My Consultation With Dr. Minkin
Face to face with Dr. Minkin, I gave her the results of my medical tests that would weigh in her decision to recommend whether I resume estrogen therapy, from my lipid panel to my coronary calcium scan (a test that looks for specks of calcium in the walls of the coronary arteries); from my blood pressure to my carotid artery calcium scan (the carotid artery is in the neck.) She knew that I didn’t smoke or drink, had a reasonably healthy diet, exercised four times a weeks, 30 minutes each time, and stopped taking estrogen seven years ago.
Dr. Minkin was glad to hear that I stopped taking estrogen at the beginning of 2009, since I originally thought I stopped over a decade ago. “A recently released clinical study by Dr. Howard Hodis, a cardiologist, divided women into two groups, those who started receiving estrogen therapy within six years of menopause, and those who started later than 10 years after menopause,” she explained.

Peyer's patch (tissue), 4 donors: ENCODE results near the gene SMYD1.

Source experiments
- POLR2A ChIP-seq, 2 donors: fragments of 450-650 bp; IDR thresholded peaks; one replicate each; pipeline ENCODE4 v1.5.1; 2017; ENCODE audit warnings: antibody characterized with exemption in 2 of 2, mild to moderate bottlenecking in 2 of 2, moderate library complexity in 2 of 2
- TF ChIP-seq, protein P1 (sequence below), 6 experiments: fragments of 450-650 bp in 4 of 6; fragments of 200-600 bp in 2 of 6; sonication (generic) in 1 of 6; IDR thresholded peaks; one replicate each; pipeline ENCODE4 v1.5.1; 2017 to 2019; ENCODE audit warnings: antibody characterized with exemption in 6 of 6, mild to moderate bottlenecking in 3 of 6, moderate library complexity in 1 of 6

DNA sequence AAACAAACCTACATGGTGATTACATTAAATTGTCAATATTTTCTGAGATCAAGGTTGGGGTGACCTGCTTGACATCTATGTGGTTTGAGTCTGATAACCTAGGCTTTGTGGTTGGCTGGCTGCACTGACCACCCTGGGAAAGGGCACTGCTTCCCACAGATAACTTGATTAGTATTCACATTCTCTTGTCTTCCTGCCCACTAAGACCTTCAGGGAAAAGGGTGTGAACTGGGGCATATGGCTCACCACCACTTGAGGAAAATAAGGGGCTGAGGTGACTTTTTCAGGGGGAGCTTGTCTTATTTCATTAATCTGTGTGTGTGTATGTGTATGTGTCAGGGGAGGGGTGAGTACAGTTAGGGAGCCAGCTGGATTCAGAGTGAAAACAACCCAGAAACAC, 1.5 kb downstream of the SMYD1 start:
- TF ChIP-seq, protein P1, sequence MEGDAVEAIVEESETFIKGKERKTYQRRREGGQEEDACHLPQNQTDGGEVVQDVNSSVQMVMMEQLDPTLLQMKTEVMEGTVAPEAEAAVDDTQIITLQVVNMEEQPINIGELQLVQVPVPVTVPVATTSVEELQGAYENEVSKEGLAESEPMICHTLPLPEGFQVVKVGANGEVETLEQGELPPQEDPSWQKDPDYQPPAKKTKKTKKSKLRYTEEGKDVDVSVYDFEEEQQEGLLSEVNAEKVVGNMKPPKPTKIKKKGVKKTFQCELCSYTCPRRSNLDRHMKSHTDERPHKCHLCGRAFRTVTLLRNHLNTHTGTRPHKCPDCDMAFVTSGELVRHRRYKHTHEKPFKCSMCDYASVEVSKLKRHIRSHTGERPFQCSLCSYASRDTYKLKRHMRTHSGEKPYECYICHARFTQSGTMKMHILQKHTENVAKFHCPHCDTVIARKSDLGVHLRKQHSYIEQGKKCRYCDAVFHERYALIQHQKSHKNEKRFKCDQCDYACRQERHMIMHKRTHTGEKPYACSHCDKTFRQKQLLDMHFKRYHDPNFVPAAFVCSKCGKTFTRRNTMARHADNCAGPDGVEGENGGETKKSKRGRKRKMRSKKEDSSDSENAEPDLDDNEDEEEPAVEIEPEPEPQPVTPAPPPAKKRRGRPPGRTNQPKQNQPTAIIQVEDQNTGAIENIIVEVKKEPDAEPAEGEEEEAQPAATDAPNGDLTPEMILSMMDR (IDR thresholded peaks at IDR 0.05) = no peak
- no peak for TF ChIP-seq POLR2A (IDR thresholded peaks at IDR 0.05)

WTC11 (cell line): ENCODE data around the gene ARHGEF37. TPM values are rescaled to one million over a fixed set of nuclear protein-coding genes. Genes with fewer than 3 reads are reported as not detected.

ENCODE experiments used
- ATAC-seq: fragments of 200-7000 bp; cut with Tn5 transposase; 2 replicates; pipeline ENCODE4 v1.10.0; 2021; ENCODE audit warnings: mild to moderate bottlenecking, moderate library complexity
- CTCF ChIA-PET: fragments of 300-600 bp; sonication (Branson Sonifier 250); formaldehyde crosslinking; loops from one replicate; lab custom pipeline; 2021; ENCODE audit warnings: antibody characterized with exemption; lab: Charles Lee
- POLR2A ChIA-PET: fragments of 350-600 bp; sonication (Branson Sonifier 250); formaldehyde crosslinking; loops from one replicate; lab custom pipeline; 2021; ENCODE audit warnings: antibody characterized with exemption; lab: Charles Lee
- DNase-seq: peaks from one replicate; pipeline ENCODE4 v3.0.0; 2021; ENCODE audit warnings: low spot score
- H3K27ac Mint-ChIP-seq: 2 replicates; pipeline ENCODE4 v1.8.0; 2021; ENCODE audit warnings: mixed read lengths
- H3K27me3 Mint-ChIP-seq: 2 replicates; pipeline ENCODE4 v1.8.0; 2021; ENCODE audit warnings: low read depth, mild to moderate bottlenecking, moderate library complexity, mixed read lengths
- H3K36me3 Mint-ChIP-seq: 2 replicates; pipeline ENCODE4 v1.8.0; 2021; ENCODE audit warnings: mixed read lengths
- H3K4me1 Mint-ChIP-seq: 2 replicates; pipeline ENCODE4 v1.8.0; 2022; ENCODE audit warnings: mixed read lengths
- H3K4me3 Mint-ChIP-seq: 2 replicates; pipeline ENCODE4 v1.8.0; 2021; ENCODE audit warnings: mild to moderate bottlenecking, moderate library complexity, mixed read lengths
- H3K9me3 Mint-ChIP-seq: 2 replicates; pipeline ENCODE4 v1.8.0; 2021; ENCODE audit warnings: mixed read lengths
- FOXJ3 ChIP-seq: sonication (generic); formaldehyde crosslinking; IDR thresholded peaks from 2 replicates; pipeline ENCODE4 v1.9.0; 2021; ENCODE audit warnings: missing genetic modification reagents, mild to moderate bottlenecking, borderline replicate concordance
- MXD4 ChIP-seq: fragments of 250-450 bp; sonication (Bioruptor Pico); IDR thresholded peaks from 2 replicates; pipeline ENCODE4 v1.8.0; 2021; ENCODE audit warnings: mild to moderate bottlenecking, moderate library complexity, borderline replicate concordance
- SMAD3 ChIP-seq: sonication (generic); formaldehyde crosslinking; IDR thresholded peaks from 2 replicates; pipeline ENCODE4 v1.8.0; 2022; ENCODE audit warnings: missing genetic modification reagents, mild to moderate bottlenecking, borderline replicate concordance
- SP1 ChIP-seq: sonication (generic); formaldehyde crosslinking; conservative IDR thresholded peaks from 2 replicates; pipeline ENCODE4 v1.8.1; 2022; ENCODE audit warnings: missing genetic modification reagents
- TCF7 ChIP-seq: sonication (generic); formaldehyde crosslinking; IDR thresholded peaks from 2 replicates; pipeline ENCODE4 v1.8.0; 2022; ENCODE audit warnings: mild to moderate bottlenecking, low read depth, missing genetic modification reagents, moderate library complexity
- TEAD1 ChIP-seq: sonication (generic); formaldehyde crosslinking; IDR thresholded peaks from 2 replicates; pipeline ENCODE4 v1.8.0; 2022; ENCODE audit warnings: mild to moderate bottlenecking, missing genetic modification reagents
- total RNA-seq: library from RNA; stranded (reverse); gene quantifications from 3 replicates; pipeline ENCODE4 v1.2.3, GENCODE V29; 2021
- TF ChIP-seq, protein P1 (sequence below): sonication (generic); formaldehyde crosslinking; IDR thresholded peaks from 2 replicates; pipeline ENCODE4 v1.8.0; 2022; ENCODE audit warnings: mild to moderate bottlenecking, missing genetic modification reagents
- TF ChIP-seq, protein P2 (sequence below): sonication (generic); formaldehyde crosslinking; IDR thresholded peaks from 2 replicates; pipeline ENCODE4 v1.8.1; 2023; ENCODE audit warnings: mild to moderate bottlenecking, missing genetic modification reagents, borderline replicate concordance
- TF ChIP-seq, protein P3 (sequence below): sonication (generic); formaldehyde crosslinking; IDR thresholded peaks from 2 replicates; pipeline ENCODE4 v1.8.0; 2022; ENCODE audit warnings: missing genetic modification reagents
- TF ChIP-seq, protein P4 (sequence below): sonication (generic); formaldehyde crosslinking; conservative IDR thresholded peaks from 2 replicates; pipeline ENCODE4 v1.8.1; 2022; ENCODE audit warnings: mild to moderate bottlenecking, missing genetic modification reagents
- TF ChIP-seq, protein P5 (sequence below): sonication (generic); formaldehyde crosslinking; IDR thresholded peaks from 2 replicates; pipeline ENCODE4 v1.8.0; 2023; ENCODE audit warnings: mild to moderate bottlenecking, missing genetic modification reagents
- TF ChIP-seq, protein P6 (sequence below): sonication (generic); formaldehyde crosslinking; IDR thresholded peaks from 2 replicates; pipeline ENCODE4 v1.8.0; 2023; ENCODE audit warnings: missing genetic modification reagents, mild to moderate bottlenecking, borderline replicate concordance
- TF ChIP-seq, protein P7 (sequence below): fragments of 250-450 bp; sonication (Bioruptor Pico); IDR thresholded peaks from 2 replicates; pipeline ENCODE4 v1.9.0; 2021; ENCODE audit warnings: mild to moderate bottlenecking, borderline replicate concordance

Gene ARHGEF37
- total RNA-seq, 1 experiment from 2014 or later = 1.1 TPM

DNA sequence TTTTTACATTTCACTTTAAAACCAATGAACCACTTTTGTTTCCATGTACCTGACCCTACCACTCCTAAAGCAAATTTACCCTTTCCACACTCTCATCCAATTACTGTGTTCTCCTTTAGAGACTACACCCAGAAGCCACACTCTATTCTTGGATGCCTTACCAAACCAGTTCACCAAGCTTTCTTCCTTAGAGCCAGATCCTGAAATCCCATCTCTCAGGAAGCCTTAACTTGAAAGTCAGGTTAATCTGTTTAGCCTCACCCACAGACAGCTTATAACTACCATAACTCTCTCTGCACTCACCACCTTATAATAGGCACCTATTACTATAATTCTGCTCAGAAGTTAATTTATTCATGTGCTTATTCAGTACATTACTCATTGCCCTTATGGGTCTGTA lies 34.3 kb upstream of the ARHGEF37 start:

Measuring plaque in the neck (carotid) vessels, his study revealed that women in the first group had substantially less plaque than the ladies in the second. “Estrogen therapy didn’t protect those women in the second group against coronary disease, but it didn’t harm them, either,” Dr. Minkin explained. Although I hadn’t taken estrogen for seven years, I more closely resembled the women whose hearts were protected by estrogen therapy, she said. Potentially great news! The fact that I exercise and eat right, and don’t smoke or drink, will also help my cardiovascular protection, she noted.
Dr. Minkin agreed with my frustration that all kinds of doctors had little, no, or fallacious knowledge about the benefits of estrogen therapy. “When the WHI results were released in July 2002, menopause education literally ground to a halt,” she said. ”So doctors who were being trained beyond that point were most vulnerable.”